With Great Power Comes Great Preventability
Dr. Mike Robinson ~ UL Communication Studies Professor
In terms of methodology, Spider-Man is now the ideal coronavirus era superhero. Yes, the radioactively spider-bitten young man from Queens who mixes it up with both street level threats and cosmic menaces is now uniquely positioned to fight crime in this new COVID-19 age. Consider how easily most of his crime fighting activities can be adapted to the commonsense practices of personal safety we have adjusted to in our lives.
An obvious place to start is the mask. Most superheroes don’t cover their mouths or faces. Those that do tend to prefer something covers the eyes or head. Domino masks and cowls have their own problems in terms of protecting secret identities. Bruce Wayne’s girlfriend Silver St. Cloud, for example, once famously realized her lover was Batman because she recognized his chin. No matter what though, a mask that does not cover the mouth offers no protection. Spidey’s full facial covering is an ideal transmission foil, protecting our hero from asymptomatically passing along and/or accidentally inhaling coronavirus.
Now you might wonder if Spider-Man can get sick. After all, he has demonstrably superior physical powers and endurance. While alien beings like Superman and living demi-goddesses like Wonder Woman appear to be immune to conventional human illness, Spider-Man is somewhat legendary for getting sick. There are a number of stories in which a cold impaired his crime fighting. A personal favorite is a time when Peter Parker revealed his secret identity to his friends upon the mistaken assumption that he had lost his spider-abilities. This turned out to be a very bad case of the flu, and luckily with a bit of help from Spidey’s sometime ally the Prowler, Peter was able to convince them this was just a feverish delusion on his part.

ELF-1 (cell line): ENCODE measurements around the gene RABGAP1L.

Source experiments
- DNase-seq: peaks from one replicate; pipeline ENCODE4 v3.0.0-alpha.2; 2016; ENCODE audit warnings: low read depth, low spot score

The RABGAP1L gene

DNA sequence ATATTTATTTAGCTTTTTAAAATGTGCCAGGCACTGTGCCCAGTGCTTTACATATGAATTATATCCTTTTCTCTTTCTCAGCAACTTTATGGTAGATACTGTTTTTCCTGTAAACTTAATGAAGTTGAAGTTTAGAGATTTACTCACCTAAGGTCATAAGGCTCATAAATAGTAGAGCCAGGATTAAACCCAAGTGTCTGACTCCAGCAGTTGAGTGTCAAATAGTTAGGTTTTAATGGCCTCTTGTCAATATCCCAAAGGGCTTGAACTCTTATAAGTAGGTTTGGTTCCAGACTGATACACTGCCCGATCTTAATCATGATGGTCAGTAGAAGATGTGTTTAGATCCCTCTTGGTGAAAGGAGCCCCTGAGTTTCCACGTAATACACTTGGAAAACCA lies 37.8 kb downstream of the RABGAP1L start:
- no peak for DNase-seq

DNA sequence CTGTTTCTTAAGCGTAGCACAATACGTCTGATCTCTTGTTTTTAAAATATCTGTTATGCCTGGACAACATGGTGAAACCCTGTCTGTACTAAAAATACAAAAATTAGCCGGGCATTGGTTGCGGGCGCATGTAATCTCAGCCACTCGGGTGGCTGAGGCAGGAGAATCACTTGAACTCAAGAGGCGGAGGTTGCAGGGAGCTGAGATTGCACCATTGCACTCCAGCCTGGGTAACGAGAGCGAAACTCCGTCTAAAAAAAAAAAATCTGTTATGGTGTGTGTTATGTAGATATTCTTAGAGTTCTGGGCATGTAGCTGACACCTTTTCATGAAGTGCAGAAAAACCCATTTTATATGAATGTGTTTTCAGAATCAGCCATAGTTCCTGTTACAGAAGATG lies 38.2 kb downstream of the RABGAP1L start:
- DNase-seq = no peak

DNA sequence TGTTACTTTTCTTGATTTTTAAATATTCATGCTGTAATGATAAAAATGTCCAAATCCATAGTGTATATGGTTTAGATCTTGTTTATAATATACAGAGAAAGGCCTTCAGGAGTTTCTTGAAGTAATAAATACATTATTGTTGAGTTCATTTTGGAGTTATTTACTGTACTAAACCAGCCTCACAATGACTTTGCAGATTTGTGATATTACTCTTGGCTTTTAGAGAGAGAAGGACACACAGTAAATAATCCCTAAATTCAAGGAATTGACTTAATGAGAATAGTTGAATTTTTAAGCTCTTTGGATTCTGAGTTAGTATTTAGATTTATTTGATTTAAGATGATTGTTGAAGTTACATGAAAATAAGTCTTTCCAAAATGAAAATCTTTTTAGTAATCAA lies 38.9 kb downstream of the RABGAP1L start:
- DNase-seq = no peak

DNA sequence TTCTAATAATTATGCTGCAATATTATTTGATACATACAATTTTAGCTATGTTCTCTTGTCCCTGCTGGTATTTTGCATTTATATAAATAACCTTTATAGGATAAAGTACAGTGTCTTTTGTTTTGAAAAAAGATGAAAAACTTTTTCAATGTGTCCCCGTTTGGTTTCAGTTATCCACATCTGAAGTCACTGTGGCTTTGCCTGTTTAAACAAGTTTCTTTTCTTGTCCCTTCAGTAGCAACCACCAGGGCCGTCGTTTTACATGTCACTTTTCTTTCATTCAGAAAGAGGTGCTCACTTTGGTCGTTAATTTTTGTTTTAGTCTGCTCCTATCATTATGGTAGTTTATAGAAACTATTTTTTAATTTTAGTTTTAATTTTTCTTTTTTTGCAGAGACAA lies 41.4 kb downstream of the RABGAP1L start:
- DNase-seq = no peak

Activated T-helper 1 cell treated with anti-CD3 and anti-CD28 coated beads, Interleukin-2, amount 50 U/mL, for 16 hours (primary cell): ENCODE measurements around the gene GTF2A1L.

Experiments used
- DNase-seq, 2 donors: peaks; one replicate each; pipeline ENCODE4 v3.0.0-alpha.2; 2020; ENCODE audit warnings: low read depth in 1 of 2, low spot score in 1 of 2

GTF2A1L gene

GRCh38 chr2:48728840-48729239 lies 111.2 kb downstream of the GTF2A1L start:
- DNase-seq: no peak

Be advised, this is not evidence to be seized upon by the anti-mask set. Spider-Man got sick because of his bad habit of overextending himself. In his personal, educational, and professional lives, this guy is infamous for trying to do everything for everyone. This was particularly true of his days as a college student. Spidey also had the misfortune to fall into water a lot in the winter. Manhattan is an island after all.
Battling evil is a notoriously up-close-and-personal business. Superheroes often find themselves wailing into gigantic piles of thugs or costumed flunkies or ninjas. In the heat of battle, there are very few opportunities to keep at least six feet apart. Here again, Spidey has advantages over his heroic counterparts.
First, there’s the webs. Really, Spider-Man could just incapacitate his foes from a distance with well-aimed nets of sticky filaments. You might wonder why Spidey does not do this all the time. I certainly have. Basically, it comes down to expense. Web fluid is not cheap to make.
Second, there’s Spider-Man’s fighting style. In battle, the Webhead is a constant flurry of motion. He springs from surface to surface, ceiling to wall, overwhelming his foes with a variety of attacks that come from all directions. This style has given Spider-Man a reputation for being able to handle even groups of superpowered opponents all by himself. So even when going hand-to-hand, Spider-Man is not going to be right around people as much as a typical adventurous brawler might.
Finally, we all know that Aunt May has raised this young man properly. We can count on Spider-Man to do the right thing.